Insects cause billions of dollars of losses to crops each year. They also facilitate the introduction of toxin-producing molds into several crops, including corn. Discovery of plant-derived pest resistance genes and mechanisms can lead to the more desirable use of native genes to promote resistance to insects and fungi.
My research interests currently include determining which potential resistance genes code for proteins that are most active against insects and molds, or otherwise contribute to resistance through regulatory means, produce physical barriers, or produce active small molecular weight chemicals. How the resistance genes and mechanisms interact is also of interest to me in determining what the most effective combinations of pest resistance genes are. Corn is the major crop I'm interested in, but I'm also interested in resistance mechanisms and genes from other plant species, as it is valuable in understanding the different strategies plants use for defense against pest insects and fungi.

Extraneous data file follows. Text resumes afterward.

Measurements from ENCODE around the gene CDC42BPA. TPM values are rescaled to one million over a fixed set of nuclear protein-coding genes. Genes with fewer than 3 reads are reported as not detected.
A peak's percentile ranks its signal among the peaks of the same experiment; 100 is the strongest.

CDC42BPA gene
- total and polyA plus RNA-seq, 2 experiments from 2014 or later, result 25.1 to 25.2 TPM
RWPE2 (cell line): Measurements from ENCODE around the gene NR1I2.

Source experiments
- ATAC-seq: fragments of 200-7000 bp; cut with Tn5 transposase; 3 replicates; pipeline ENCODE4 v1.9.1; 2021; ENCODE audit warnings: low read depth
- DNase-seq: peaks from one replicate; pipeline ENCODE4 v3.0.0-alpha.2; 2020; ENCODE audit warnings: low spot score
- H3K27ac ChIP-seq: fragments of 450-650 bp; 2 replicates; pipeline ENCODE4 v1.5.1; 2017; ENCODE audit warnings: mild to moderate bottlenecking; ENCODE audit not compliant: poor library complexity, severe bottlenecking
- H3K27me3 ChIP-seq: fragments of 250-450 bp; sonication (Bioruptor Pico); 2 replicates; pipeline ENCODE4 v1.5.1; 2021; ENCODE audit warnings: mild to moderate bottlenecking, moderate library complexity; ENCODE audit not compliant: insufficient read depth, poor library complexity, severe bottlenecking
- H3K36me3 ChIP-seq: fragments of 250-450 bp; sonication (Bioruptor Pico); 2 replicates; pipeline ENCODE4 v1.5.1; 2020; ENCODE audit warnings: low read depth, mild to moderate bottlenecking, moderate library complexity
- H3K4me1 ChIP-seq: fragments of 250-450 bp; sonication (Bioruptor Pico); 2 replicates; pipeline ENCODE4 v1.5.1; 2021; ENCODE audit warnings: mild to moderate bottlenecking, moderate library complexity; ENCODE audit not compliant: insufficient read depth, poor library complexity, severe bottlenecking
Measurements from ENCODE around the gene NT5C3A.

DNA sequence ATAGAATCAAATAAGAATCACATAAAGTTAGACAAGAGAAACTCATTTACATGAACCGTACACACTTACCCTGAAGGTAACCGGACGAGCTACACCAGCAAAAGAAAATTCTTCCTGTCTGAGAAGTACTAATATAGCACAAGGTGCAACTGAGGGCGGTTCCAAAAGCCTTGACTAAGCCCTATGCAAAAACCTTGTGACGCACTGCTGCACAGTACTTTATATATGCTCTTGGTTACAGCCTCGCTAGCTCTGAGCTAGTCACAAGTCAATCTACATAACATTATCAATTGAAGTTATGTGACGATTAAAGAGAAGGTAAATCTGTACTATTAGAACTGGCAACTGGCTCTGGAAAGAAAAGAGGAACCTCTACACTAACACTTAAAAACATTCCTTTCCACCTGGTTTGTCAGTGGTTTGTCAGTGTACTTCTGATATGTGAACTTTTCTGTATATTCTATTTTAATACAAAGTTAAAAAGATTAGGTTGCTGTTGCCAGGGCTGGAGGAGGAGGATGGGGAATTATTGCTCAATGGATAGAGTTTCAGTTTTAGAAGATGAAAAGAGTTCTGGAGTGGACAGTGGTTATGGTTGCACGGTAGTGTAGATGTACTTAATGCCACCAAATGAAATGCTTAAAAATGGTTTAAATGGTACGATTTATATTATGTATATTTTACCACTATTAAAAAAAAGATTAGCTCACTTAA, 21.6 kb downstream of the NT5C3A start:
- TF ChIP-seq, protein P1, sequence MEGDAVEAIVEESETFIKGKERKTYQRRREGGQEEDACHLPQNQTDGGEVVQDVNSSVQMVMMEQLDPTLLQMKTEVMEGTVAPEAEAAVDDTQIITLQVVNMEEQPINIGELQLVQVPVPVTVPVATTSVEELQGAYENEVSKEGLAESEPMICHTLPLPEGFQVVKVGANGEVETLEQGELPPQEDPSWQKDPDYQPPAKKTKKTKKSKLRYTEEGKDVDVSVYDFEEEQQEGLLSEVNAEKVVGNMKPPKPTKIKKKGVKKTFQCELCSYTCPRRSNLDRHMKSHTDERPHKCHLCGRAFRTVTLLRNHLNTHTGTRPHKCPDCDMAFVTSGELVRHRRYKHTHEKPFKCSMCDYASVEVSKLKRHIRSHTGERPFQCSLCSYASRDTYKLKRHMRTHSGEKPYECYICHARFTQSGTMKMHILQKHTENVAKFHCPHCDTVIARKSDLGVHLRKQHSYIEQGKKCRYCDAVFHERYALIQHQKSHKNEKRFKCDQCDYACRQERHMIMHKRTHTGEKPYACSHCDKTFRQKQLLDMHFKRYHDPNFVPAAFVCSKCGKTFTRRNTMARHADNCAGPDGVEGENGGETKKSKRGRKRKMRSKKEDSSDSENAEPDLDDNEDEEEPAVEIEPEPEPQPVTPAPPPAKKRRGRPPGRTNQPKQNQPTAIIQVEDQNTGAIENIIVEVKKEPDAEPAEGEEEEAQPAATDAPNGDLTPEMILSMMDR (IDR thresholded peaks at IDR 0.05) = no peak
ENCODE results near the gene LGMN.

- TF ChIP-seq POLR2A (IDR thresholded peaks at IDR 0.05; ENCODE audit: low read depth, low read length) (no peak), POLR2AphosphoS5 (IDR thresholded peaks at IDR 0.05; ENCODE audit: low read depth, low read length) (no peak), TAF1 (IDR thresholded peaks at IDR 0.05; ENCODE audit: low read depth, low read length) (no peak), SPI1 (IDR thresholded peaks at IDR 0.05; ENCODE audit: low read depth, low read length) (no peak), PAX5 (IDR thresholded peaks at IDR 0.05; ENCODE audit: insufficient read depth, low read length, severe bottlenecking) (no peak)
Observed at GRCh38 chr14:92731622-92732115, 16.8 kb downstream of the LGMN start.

Identifying effective plant derived insect and fungal resistance genes and mechanisms assists those who develop more resistant plants through breeding or genetic engineering. More pest resistant plants lead to better yields and profits for growers, an adequate supply of crop materials for end users, and a safer product for humans and animals.